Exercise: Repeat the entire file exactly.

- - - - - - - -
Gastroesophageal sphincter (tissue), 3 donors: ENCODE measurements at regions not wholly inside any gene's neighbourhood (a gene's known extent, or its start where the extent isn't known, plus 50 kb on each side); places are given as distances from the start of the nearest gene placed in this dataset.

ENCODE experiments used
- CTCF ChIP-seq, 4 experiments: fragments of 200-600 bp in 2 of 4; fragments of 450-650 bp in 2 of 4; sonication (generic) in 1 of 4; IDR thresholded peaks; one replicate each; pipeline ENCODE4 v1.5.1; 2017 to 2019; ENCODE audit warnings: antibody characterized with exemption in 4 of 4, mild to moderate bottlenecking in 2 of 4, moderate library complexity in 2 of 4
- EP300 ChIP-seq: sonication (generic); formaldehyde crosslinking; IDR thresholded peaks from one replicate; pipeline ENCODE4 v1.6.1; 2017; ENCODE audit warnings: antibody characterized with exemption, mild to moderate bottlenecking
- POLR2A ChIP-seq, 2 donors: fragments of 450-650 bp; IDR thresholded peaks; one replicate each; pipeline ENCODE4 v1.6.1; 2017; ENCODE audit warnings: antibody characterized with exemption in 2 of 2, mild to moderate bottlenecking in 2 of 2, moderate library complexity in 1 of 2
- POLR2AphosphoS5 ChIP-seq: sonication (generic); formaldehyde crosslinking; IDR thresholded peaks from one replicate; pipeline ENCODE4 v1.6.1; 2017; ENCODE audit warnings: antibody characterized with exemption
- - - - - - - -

Gastroesophageal sphincter (tissue), 3 donors: ENCODE measurements at regions not wholly inside any gene's neighbourhood (a gene's known extent, or its start where the extent isn't known, plus 50 kb on each side); places are given as distances from the start of the nearest gene placed in this dataset.

ENCODE experiments used
- CTCF ChIP-seq, 4 experiments: fragments of 200-600 bp in 2 of 4; fragments of 450-650 bp in 2 of 4; sonication (generic) in 1 of 4; IDR thresholded peaks; one replicate each; pipeline ENCODE4 v1.5.1; 2017 to 2019; ENCODE audit warnings: antibody characterized with exemption in 4 of 4, mild to moderate bottlenecking in 2 of 4, moderate library complexity in 2 of 4
- EP300 ChIP-seq: sonication (generic); formaldehyde crosslinking; IDR thresholded peaks from one replicate; pipeline ENCODE4 v1.6.1; 2017; ENCODE audit warnings: antibody characterized with exemption, mild to moderate bottlenecking
- POLR2A ChIP-seq, 2 donors: fragments of 450-650 bp; IDR thresholded peaks; one replicate each; pipeline ENCODE4 v1.6.1; 2017; ENCODE audit warnings: antibody characterized with exemption in 2 of 2, mild to moderate bottlenecking in 2 of 2, moderate library complexity in 1 of 2
- POLR2AphosphoS5 ChIP-seq: sonication (generic); formaldehyde crosslinking; IDR thresholded peaks from one replicate; pipeline ENCODE4 v1.6.1; 2017; ENCODE audit warnings: antibody characterized with exemption